Guatemala emerged from 35 years of guerrilla warfare in the early 1990s facing serious problems that included under-investment in social services and basic rural infrastructure, deep poverty, and a weak public sector. Addressing the social deficit was critical to maintain the fragile peace, but despite the best intentions and resources, the government was unable to meet targets for increased social spending. A World Bank funded assessment found that the government's financial management "system" was overly centralized, largely paper-based, non-transparent, antiquated, focused (if anything) on formal rules compliance and not substantive results, and was biased toward spending in the capital region to the detriment of the poorer rural areas.
The 16-year Integrated Financial Management System IFMS project, funded through four sequential loans, has been a partnership of discovery and innovation between Guatemala and the Bank. The project began before many of the global trends we are familiar with today – such as a focus on corruption, transparency, results-based budgeting, monitoring and evaluation, web-based applications, cloud computing, penetration of the internet – but it has adapted to and incorporated all these elements. Guatemala wrote its own software instructions, integrated the various sub-systems (budget, accounting, treasury, public investment, procurement), created a model system reaching all municipalities, linked its budgeting to parallel revenue systems supported by another World Bank operation, the Guatemala Tax Administration TAL (P048654), and constantly pushed to increase the speed, scope, and power of the system. The Bank responded by streamlining its approval of ICT investments, supporting the risky decision for home-grown development of the system, fielding strong multi-disciplinary teams, providing support to reform champions during political transitions, and heralding the Guatemalan advances as models for emulation.
Guatemala has transformed its public financial management system:
- Since fiscal year (FY) 2004, spending by program, poverty levels, and impact by gender can be monitored for the purpose of budget formulation.
- Detailed performance indicators linked to budget execution have been tracked in health and education since the 2012 budget cycle.
- Payments are completed in 72 hours or less (as of 2012) instead of in 6-9 months, as was the case in 1998.
- Since 2002, 1,200 government banking accounts have been eliminated and replaced by a single treasury account or centralized daily oversight of accounts.
- Payments to suppliers and employees have been made electronically since 2011.
- Since 2004, government websites published detailed and current data on government financial activities.
- Since 2011, all municipalities have used a linked project development system.
- New software that integrates spending, revenues, and citizen services is being rolled out in municipalities from 2011.
- The Comptroller General's Office, a project partner since the beginning, has strengthened financial control through a system linked to the financial system and has initiated performance auditing and citizen social auditing.
- Since 2009, internal auditing units have been created in a majority of agencies to strengthen preventive risk management.
- Since 2011, public procurement is supported by a powerful system to register vendors, publicize tendering, receive electronic bids, and report on contract awards.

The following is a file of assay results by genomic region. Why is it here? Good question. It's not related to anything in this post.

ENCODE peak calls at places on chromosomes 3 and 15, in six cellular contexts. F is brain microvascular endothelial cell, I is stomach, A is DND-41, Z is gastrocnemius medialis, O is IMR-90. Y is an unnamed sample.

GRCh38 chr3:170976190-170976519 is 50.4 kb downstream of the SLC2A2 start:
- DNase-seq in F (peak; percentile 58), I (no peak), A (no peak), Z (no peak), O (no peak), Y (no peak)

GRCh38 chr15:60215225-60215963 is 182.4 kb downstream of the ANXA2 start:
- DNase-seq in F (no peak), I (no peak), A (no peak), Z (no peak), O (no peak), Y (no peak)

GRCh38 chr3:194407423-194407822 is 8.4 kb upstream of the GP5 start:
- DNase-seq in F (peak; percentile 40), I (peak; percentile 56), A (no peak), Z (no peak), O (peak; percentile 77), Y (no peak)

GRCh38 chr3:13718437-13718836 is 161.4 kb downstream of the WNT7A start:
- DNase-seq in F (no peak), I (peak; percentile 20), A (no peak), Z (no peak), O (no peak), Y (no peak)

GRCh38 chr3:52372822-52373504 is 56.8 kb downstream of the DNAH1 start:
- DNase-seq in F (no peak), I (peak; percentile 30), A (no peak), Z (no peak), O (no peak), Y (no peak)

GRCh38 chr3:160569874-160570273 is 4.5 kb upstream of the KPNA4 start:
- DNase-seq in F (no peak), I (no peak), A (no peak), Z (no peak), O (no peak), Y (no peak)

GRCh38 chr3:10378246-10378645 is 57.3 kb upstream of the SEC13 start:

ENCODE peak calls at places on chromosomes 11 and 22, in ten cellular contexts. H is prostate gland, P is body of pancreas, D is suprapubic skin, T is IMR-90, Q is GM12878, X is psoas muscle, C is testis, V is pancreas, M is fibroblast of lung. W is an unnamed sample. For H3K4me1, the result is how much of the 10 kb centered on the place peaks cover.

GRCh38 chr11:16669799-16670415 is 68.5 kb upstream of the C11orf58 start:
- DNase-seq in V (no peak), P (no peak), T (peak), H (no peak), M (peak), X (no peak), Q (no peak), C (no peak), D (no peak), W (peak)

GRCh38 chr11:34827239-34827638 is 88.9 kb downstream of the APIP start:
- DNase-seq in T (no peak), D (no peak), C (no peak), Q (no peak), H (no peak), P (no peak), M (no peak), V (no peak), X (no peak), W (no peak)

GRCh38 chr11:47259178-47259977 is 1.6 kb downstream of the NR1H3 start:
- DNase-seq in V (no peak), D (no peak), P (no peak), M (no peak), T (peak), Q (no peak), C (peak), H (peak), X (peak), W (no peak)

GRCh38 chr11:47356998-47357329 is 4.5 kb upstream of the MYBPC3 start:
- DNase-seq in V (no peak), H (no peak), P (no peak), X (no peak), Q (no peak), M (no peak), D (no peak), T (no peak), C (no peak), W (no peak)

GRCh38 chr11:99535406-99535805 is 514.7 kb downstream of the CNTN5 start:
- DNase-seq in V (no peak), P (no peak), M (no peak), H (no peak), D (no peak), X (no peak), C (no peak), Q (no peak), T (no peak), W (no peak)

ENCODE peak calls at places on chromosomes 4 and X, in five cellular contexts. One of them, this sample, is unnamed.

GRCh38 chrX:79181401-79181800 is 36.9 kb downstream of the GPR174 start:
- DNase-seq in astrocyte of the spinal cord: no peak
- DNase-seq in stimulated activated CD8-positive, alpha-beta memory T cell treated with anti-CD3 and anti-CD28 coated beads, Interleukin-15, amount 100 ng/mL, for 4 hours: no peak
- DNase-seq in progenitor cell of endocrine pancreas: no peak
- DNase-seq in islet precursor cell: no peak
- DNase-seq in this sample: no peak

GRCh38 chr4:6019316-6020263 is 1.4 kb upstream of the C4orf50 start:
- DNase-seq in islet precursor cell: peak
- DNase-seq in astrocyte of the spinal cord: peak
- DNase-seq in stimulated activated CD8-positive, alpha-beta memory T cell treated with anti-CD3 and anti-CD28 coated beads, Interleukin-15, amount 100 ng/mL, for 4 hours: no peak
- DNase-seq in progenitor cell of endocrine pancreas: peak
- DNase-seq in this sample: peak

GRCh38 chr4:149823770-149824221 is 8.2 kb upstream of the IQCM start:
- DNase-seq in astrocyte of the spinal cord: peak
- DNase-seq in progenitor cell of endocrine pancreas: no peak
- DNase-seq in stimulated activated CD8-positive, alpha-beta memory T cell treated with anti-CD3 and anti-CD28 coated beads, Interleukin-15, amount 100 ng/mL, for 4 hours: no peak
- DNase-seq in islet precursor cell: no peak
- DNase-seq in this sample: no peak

The Bank's small (US$376,000) Institutional Development Fund grant in 1994 that was used to assess public financial management was the vanguard for a series of loans totaling US$69.5 million. Bank loans represent 85 percent of total estimated project costs. Financing of US$800,000 from the Japan Policy and Human Resources Development trust fund helped in preparation of the third loan.
Other development partners at times played roles in the nurturing or implementation of the project. United States Agency for International Development (USAID) and United Nations Development Programme (UNDP) provided timely support during project preparation, and the latter acted as the procurement and financial management agent for the first 10 years of the project. More recently the European Union has provided support for the strengthening of government training programs for government staff executing the system. The Inter-American Development Bank also provided parallel financing.
The various ICT systems and related policy reforms have been fully embedded in government operations, and are synonymous with Guatemala's public financial management system. The government has promoted institutionalization of the project through transfer of staff, enhanced training programs, formalization of line unit responsibilities, and the creation of an interagency technical committee to ensure the coherence and sustainability of the inter-related systems. It is seeking additional external funding to support ongoing efforts to expand the budget's results focus and carry out further integration of all IFMS systems.
To Pedro, financial operations director for a small town, the IFMS system – along with related training and online support from the capital – has been “a revolution—we know instantly what we are spending, where and for what. Citizens can pay taxes or fees, and change services online, my staff can concentrate on services rather than on meaningless red tape, and more importantly citizens are becoming alert to the performance of central government-funded services in town as well. They can check where their taxes go. This government has joined the 21st century and the changes are only beginning.” .